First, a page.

• numberOfCharacters[char_vec]
  • char_vec.nchar()
  • length(char_vec)

Module 5 – Strings and Dates in R

Question: How would you combine the individual words from the vector, hw, into a single string, “Hello World”?

hw <- c("Hello", "World")

  • paste(hw, collapse = ” “)
  • paste(“Hello”, “World”)
  • tolower(“Hello”, “World”)
  • c(hw[1], hw[2])
  • None of the above

Question: How would you convert the character string “2020-01-01” into a Date object in R?

  • as.Date(“2020-01-01”)
  • convertToDate(“2020-01-01”)
  • date(“2020-01-01”)
  • Sys.Date()

Question: What does the following regular expression pattern mean?

".*@.+"

  • Find matches containing an @ symbol where there is one or more characters before the @ symbol, and zero or more characters after the @ symbol.
  • Find matches containing an @ symbol where there is one or more characters before the @ symbol, and at least one character after the @ symbol.
  • Find matches containing an @ symbol where there is zero or more characters before the @ symbol, and at least one character after the @ symbol.
  • It’s actually a new emoticon.

Final Exam

Question: Which of the following will return TRUE?

  • 1 > 2
  • ”Apples” = “Bananas”
  • TRUE = FALSE
  • 2.1 in c(1.5, 3.14)
  • None of the above

Question: Which of the following will print out the numbers 1, 2, and 3 only?

  • for(num in c(1,2,3)) {print(num)}
  • c(1,2,3)
  • c(1:3)
  • c(0,1,2,3,4,5)[2:4]

Question: How would you get the average of: ratings <- c(8.0, 8.5, 9.0)

  • mean(“ratings”)
  • AVER(“rating”)
  • mean(ratings)
  • average[ratings]

Question: How would you convert the following character vector into an integer vector?

my_vector <- c("1992", "2016", "2012", "2018")

  • as.integer(my_vector)
  • as.numeric(my_vector)
  • tointeger(my_vector)
  • converttointeger(my_vector)

Question: If you know an error might occur, what can you do?

  • Think about why the error is happening and attempt to fix the code.
  • Catch the error using the tryCatch() function.
  • All of the above.
  • Give up entirely.

Question: You have a file, “november.csv”, in the directory, “/Documents/expenses/“. How do you read this file into R?

  • readLines(/Documents/expenses/november.csv)
  • read.csv(“/Documents/expenses/november.csv”)
  • read.csv(/Documents/expenses/november.csv)
  • read.csv(“november.csv”, folder = “Documents/expenses”, type = “csv”)
  • None of the above

Question: You opened a dataset and noticed a row showing Leonardo DiCaprio’s birthday as 153360000. What does it mean?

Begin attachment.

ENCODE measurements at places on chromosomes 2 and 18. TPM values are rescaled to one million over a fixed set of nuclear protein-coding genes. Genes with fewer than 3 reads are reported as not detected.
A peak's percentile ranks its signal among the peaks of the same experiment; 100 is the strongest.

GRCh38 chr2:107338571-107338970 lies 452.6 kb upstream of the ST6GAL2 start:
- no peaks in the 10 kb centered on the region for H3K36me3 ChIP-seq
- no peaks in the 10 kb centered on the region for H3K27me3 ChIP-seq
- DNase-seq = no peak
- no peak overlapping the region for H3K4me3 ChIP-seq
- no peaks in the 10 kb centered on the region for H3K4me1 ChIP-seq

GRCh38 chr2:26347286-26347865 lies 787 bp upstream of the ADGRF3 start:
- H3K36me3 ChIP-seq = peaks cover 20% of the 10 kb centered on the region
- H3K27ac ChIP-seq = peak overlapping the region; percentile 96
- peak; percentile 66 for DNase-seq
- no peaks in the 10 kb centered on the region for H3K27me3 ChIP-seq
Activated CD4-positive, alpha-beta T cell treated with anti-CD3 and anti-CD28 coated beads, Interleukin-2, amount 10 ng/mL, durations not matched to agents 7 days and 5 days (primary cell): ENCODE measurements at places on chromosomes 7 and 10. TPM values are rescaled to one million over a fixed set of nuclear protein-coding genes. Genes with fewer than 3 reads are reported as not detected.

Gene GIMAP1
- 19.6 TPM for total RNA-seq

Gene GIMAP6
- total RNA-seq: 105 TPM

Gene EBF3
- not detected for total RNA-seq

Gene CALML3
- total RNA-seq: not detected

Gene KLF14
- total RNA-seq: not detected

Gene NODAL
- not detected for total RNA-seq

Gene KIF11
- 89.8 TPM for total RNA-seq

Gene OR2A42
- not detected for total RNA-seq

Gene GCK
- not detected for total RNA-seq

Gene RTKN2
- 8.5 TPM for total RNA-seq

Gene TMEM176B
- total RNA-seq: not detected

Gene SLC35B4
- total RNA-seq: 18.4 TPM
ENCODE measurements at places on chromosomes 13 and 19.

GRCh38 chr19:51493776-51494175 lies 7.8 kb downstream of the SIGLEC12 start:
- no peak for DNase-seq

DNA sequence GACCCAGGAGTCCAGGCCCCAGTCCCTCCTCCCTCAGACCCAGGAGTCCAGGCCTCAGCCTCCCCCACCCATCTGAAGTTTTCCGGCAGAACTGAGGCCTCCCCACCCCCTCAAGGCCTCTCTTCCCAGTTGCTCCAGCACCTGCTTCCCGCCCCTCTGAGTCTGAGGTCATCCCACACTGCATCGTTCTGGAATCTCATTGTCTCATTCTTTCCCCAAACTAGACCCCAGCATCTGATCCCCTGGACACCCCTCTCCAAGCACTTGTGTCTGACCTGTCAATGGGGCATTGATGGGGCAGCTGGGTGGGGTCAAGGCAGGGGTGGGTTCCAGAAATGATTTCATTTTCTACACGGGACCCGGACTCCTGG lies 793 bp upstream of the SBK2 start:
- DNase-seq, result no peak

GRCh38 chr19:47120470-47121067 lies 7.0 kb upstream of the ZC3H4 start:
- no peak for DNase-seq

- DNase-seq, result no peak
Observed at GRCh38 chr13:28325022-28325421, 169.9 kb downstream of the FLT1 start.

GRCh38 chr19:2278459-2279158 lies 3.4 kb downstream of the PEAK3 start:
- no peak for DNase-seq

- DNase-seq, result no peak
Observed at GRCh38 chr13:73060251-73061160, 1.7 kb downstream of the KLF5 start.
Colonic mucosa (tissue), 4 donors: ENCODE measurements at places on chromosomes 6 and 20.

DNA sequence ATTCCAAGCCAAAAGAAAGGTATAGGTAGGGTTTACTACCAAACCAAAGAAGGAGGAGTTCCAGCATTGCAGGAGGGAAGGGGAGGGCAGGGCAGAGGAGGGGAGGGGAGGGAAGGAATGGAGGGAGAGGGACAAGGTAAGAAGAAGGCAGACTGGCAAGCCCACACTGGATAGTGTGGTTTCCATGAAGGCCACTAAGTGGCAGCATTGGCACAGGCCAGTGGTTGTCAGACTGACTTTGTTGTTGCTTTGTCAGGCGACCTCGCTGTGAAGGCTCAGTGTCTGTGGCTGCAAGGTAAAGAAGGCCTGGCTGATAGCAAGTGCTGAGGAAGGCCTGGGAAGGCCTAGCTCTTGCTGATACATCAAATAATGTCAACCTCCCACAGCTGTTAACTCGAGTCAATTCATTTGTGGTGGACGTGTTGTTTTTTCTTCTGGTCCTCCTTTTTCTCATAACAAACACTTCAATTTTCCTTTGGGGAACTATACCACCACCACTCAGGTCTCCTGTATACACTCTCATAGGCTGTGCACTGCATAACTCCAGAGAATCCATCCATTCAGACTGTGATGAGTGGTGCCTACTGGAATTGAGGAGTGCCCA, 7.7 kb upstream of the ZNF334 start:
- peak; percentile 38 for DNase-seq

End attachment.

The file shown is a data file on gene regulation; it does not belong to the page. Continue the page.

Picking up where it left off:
• 153360000 is a UNIX timestamp; it is the number of seconds since 1970-01-01 00:00:00.
  • Leonardo DiCaprio was born on March 15, 1936 at 00:00.
  • The data is definitely corrupt.
  • Leonardo DiCaprio will be born in the year 153360000.

Question: The following code will produce which of the following outputs?

grep("milk.+", c("cow's milk", "milkshake", "milky", "cat", "milk1", "milk"), value = T)

  • “milkshake” “milky” “milk1”
  • 2 3 5 6
  • “milky” “milk1”
  • “milkshake” “milky” “milk1” “milk”
  • “cow’s milk” “milkshake” “milky” “cat” “milk1” “milk”

Question: You want to split a full name, “John Doe”, into a vector containing two elements: “John” and “Doe”. How would you do so?

fullname <- “John Doe”

  • unlist(strsplit(fullname, “ “))
  • strsplit(fullname, “ “)
  • None of the above.

Question: In R, x <- 1 is the same as x == 1

  • True
  • False

Question: Look at the code below. How many levels does the factor, drinks, have?

drinks <- factor(c(“tea”, “coffee”, “soft drink”, “tea”, “hot chocolate”, “hot chocolate”, “coffee”))

  • 1
  • 3
  • 5
  • 7
  • None of the above

Question: To remove an existing column, “firstname”, from a data frame named “people”, which of the following code should you use?

  • firstname <- NA
  • people$firstname <- FALSE
  • people(“firstname”) <- NA
  • people$firstname <- NULL

Question: To retrieve the third row of an array named “myarray”, which of the following code should you use?

  • myarray[3]
  • myarray[,3]
  • myarray(row = “third”)
  • myarray[3,]

Question: How would you get the average of the third column of a data frame named “df”?

  • mean(df[3,])
  • mean(df[,3])
  • mean(df[3])
  • df[,3].mean()

Question: What is the expected output of the following script?

    
myfunc <- function(x, y = 2){
x = x + 10
y = y + 100
return(y)
}
myfunc(3)
  • 102
  • 3
  • 13
  • 2